Economic Impact Payments
Economic Impact Payments, also known as Stimulus Payments, have been approved to help Americans through this difficult time. The below information is from the IRS website and should answer any questions you might have about these payments.
Economic Impact Payment Card
Nearly four million people are being sent their Economic Impact Payment (EIP) by prepaid debit card, instead of paper check. The card, pictured at right, will arrive in a plain envelope from Money Network Cardholder Services. The Visa name will appear on the front of the card; the back of the card has the name of the issuing bank, MetaBank®, N.A. Information included with the card will explain that the card is an Economic Impact Payment Card.
What do I need to do to receive my payment?
Your economic impact payment will either be directly deposited into your bank account or a check will be mailed to you. Direct deposit information used will be what's on file from your most recent tax filing.
If you’re a Social Security (or SSEB) beneficiary who doesn’t need to file taxes, you’ll receive your economic impact payment the same way you receive your benefits, either by direct deposit or by check.
Do I qualify and how much will I receive?
U.S. residents will receive the Economic Impact Payment of $1,200 for individual or head of household filers, and $2,400 for married filing jointly if they are not a dependent of another taxpayer and have a work eligible Social Security number with adjusted gross income up to certain limits. In addition, you may qualify to receive $500 for each child under the age of 17 you claim on your taxes. Learn more here.
When can I expect to receive my payment?
The IRS will begin rolling out economic impact payments in April 2020. For most people, you won’t have to do anything – the payment will be directly deposited into your bank account or sent to you by check. Be aware, however, that if it’s sent by check, it might take a little longer.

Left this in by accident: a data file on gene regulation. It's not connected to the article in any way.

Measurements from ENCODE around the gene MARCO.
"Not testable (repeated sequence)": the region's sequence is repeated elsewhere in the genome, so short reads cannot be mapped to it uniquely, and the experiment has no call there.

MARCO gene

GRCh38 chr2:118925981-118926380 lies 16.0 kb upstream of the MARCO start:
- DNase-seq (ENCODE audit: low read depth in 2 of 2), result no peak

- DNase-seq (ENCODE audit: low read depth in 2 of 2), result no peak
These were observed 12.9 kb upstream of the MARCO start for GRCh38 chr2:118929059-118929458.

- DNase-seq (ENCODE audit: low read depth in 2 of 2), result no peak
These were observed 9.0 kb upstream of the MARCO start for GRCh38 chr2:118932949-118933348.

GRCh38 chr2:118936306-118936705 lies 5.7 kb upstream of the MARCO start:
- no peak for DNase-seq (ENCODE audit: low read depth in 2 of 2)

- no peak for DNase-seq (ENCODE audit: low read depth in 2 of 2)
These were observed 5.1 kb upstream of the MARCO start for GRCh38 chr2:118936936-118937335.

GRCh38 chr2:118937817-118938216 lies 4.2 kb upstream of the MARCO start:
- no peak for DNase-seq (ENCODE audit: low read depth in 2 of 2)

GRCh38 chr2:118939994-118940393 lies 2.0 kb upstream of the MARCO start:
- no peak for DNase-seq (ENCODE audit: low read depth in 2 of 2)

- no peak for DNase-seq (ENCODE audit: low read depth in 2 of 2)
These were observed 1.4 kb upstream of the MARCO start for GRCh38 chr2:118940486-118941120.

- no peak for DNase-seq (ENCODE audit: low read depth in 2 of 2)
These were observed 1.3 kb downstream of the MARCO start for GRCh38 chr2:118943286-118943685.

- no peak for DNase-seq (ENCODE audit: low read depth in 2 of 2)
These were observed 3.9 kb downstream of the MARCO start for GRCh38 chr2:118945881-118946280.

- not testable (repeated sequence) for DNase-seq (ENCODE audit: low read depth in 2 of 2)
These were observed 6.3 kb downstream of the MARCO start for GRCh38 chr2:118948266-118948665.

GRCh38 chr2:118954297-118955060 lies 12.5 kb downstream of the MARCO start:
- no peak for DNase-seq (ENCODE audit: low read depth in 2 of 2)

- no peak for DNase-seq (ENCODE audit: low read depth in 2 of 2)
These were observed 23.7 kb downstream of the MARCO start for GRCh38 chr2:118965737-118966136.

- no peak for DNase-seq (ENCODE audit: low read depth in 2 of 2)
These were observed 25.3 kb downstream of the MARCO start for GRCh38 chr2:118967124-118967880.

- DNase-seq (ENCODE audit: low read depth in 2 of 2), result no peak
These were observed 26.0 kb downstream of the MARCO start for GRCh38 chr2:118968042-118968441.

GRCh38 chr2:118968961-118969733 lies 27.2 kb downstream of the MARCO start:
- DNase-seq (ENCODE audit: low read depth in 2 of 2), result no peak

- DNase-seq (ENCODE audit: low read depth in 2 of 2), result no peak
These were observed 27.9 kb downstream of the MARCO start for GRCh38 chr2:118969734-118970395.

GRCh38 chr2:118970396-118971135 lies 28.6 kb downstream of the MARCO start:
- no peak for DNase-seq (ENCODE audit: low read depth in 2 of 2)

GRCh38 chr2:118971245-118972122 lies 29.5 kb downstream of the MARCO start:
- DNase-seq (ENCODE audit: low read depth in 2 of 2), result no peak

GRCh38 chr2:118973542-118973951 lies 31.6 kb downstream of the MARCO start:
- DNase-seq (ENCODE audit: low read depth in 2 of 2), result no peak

The best way to check the status of your automatic deposit is to utilize online banking or download our app. As soon as your deposit arrives, you will see it in your account using these products.
Can I provide the IRS with my bank account information?
You can provide the necessary information to the IRS easily and quickly for no fee through Non-Filers: Enter Payment Info. The IRS will use this information to determine your eligibility and payment amount and send you an Economic Impact Payment. After providing this information you won’t need to take any additional action.
Be aware of scams.
With the rollout of economic impact payments, there’s an increased risk of scams. It’s important to stay vigilant and aware of unsolicited communications asking for your personal or private information – through mail, email, phone call, text, social media or websites – that:
- Ask you to verify your SSN, bank account, or credit card information
- Suggest that you can get a faster payment if they fill out information on your behalf or if you sign over your check to them
- Send you a bogus check, perhaps in an odd amount, and then ask you to call a number or verify information online in order to cash that check
Be aware that scammers are also able to replicate a government agency’s name and phone number on caller ID. It’s important to remember that a government agency will never ask you for your personal information or threaten your benefits.
Payment Confirmation Letter
For security reasons, the IRS plans to mail a letter about the economic impact payment to the taxpayer’s last known address within 15 days after the payment is paid. The letter will provide information on how the payment was made and how to report any failure to receive the payment. If a taxpayer is unsure they’re receiving a legitimate letter, the IRS urges taxpayers to visit IRS.gov first to protect against scam artists.